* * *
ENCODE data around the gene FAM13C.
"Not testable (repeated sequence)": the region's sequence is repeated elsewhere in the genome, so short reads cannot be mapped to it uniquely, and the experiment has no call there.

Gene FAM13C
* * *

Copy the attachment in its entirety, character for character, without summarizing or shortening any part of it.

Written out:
ENCODE data around the gene FAM13C.
"Not testable (repeated sequence)": the region's sequence is repeated elsewhere in the genome, so short reads cannot be mapped to it uniquely, and the experiment has no call there.

Gene FAM13C